A lot of people talk about malware but do you know what it really means? It is something you can find on just about any type of networked device—from your laptop to your mobile phone to even your home’s security cameras.
Yes, the term is a combination of “malicious” and “software” and is used to denote any type of software that can be harmful to your devices. However, it is important to keep in mind that this term encompasses many different types of software.
Thus, the term “malware” includes things like:
- Botnet servers
- Trojan horse
- Browser hijackers
Obviously, these are all very different types of malware but they all do have at least one thing in common: they are all intended to perform unsavory actions within your networked devices. For now, let’s take a closer look at some of the most common types of malware most people encounter when using the internet.
Also, somewhat innocuous, spyware may or may not result in problems with your computer. This type of malware “spies” on your web activity. It might search for and collect financial or identifying information or even keystrokes (ie: keylogger). It could attempt to steal passwords and other key text that might be useful for accessing secure websites, etc.
At the other end of the spectrum, a Trojan virus is so named because it sneaks into your system by enticing you to click on a link or install software that you think is going to benefit you in some way. And once this virus is in your system it will steal information and perhaps disable security measures, all without you knowing about it at all. This type of virus is particularly harmful because it basically gives a hacker a key to your hard drive to do anything they want. It is useful not only for hacking laptops but have even been used to gain illegal access to security cameras and mobile phones.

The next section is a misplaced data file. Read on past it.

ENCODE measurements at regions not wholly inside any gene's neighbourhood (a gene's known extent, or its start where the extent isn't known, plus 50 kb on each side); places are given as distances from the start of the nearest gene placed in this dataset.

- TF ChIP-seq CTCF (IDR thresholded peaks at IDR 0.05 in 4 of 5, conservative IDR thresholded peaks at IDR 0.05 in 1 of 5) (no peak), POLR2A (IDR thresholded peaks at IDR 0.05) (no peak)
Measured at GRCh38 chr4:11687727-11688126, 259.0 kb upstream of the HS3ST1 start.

Also on the more devious side, Ransomware is so-named, literally, because it will hold your entire computer hostage and demand a ransom to release it. Or, rather, this type of malware will typically pretend to be a security program that has “locked down” a threat, but you will need to “purchase a software key” to “activate” the program in order to “remove the threat.” In reality, it just prevents you from accessing your computer until you pay to get it back.